Do You Have A Herniated Disk? Solve the Mystery Of That Curious Back Pain

Do You Have A Herniated Disk? Solve the Mystery Of That Curious Back Pain

Has a friend or family member ever told you they have a “slipped disc”? You’ve probably heard the term a few times, however, it’s actually a misnomer, since discs don’t actually ever “slip” but either degenerate, bulge, or herniate.

Painful? Maybe. Annoying? Absolutely. Fortunately, a physical therapist can treat all these issues!

The latter condition, called a disc herniation, occurs when the outer layer of the disc tears. This allows the disc’s inner gel-like substance to leak out into the surrounding joint area. This ruptured disc tissue can then press on nearby structures, like nerve roots and joint spaces.

A disk herniation, or herniated disk, can occur in any part of the spine, causing numbness, pain, or weakness throughout the body. They can be caused by repeated or excessive strain and there has been evidence that suggests herniated disks can be genetic, although the likelihood of a herniated disk has been shown to greatly increase with age.

Could this be what’s causing your pain?

The Most Common Signs and Symptoms of a Herniated Disc

Not all herniated discs affect patients in the same way. Some may cause very little to no pain at all, often going unnoticed. And even if they do cause pain they won’t all present themselves in the same way. But there are some common signs and symptoms we see among our patients who come to us with this type of spinal condition. They include:

  1. Back pain and stiffness. This usually occurs right around the level of the herniated disc. There may also be overlying muscle spasms as a protective response.
  2. Weakness in an arm or leg. Again, this is caused by the compression of a nerve root near the injured disc. Many people notice foot drop (an inability to flex their ankle up), weakened grip strength, or frequent tripping or “clumsiness.”
  3. Pain, numbness, and tingling that radiates into an arm or leg. This happens if the herniated disc compresses a nearby spinal nerve root.
  4. Pain that gets worse with certain movements. In many cases, forward flexion (bending forward in the spine) can cause a herniated disc to bulge even more out of place, which can increase pain or cause it to peripheralize (move farther down a limb). Meanwhile, backward extension (leaning backward in the spine) can cause the herniated disc to retract back into better alignment, which can decrease pain or cause it to centralize (move up a limb and closer to the spine).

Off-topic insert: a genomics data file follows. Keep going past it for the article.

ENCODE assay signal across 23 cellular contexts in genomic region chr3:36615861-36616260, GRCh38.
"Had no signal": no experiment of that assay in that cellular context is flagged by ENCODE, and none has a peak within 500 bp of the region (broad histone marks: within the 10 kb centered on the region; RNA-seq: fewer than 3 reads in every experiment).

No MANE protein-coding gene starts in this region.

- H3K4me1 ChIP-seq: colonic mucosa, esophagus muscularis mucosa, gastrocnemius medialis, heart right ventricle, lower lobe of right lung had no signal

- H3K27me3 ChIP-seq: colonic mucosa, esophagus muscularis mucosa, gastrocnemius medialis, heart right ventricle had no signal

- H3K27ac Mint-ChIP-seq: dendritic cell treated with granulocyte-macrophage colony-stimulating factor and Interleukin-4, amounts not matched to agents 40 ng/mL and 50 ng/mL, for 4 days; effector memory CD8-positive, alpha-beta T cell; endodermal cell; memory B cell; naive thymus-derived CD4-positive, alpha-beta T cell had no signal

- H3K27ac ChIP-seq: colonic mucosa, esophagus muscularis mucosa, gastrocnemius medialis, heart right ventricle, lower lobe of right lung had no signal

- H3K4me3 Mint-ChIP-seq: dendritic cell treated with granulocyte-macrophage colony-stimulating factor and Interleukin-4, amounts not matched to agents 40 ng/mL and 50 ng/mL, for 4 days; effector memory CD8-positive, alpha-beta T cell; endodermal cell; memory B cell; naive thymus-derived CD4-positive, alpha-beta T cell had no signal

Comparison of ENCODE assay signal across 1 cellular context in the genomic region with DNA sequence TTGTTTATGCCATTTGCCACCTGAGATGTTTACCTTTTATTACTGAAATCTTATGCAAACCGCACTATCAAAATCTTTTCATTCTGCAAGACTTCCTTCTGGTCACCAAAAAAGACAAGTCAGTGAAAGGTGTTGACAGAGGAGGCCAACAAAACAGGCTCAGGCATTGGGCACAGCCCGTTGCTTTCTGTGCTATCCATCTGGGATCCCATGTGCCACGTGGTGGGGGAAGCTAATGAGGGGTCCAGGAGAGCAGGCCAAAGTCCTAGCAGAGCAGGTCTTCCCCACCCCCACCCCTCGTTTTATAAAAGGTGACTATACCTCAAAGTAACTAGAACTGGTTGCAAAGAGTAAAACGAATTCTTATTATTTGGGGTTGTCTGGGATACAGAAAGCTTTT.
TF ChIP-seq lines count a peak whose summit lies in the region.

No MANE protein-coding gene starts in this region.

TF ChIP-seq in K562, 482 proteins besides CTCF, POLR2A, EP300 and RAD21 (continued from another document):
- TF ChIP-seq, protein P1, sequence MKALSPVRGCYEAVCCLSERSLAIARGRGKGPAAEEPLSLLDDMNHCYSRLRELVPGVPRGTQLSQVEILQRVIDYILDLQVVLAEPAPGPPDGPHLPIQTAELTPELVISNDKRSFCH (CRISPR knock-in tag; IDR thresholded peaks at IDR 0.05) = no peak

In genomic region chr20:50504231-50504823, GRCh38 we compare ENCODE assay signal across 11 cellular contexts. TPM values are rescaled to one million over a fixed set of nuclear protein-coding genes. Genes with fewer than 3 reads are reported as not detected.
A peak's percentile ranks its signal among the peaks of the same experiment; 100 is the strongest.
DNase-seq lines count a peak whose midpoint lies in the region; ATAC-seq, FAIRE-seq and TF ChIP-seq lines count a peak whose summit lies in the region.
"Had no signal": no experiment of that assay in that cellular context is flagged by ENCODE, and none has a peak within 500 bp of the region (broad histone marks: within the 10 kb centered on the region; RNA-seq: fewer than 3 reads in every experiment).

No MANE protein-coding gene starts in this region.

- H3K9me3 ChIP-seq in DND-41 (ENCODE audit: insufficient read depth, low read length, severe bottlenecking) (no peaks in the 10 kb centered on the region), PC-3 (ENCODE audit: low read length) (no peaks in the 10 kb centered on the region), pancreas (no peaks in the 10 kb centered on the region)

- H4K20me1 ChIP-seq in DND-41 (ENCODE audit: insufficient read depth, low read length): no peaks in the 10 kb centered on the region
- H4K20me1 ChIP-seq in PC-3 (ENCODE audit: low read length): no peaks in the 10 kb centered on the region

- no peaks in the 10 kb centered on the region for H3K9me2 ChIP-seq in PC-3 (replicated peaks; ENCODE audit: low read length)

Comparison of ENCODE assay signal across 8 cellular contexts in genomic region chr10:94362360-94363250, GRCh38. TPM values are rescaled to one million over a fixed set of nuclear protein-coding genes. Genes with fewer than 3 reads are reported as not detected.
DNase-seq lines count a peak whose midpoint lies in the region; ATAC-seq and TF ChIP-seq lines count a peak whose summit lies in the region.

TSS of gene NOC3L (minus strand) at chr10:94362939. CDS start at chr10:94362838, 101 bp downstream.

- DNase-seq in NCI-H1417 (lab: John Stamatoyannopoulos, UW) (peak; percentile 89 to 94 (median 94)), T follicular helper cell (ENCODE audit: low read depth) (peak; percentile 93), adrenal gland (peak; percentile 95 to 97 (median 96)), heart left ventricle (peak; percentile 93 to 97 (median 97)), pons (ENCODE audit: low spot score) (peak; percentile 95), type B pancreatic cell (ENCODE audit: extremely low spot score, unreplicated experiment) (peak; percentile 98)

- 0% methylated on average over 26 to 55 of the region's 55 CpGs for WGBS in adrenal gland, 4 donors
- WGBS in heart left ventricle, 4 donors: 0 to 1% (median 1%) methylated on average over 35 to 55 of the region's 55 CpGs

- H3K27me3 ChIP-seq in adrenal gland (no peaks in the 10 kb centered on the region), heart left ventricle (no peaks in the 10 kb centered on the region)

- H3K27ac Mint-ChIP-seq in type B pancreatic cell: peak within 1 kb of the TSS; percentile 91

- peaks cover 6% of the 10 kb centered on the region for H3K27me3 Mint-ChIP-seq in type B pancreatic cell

Risk Factors You Should Know for Herniated Discs

Studies have shown that a herniated disc can happen to anyone and can be common depending on your level of daily activity, diet, age group, etc. but you may be more at risk based on your age, gender, body mass index (BMI), smoking, herniation type, diabetes, and herniation level. More specific risk factors include:

  • Amount of sitting done in a day
  • Frequency of bending, heavy lifting, or twisting
  • Having a physically demanding job
  • If you’ve suffered a traumatic event, such as a fall or auto accident
  • Being obese or overweight
  • Being a male
  • If you’re between the ages of 30 and 50
  • Having a family history of disc and spine problems

Here’s what a Physical Therapist Can Do for Your Herniated Disc

Though you may be looking for the newest, quickest, and most revolutionary treatment for your herniated disk, it’s considered best practice to seek conservative treatment options like physical therapy long before undergoing any surgical intervention.

In fact, scientific evidence shows us that individualized physical therapy in addition to education and lifestyle advice is highly effective for reducing chronic back pain, including back pain caused by a herniated disc. And because physical therapy is a largely non-invasive process tailored to the patient, it doesn’t expose them to potential risks and adverse reactions of surgery, including opioid addiction, failed back surgery syndrome (FBSS), and post-operative pain, bleeding, and infection.

If you believe you have a herniated disc, we strongly encourage you to seek help from a physical therapist. It will do more than put you in the right state of mind and ease you into a place where you can identify the best treatment for yourself. He or she can perform various tests and assess your history to make or confirm a diagnosis, so you’ll have a better understanding of what you’re dealing with. Then, he or she can prescribe customized interventions to alleviate your symptoms, heal the injured disc, and perhaps most importantly prevent recurring problems! Expect services such as:

  • Core stabilization exercises
  • Stretches to improve mobility elsewhere in the body, especially the shoulders and hips
  • Non-invasive modalities like electrical stimulation, cold laser therapy, and diathermy
  • Manual therapy, including massage and traction

Physical Therapy is the most pain-free, safe, and efficient way of treating your herniated disk. Let us help you solve that mystery today!

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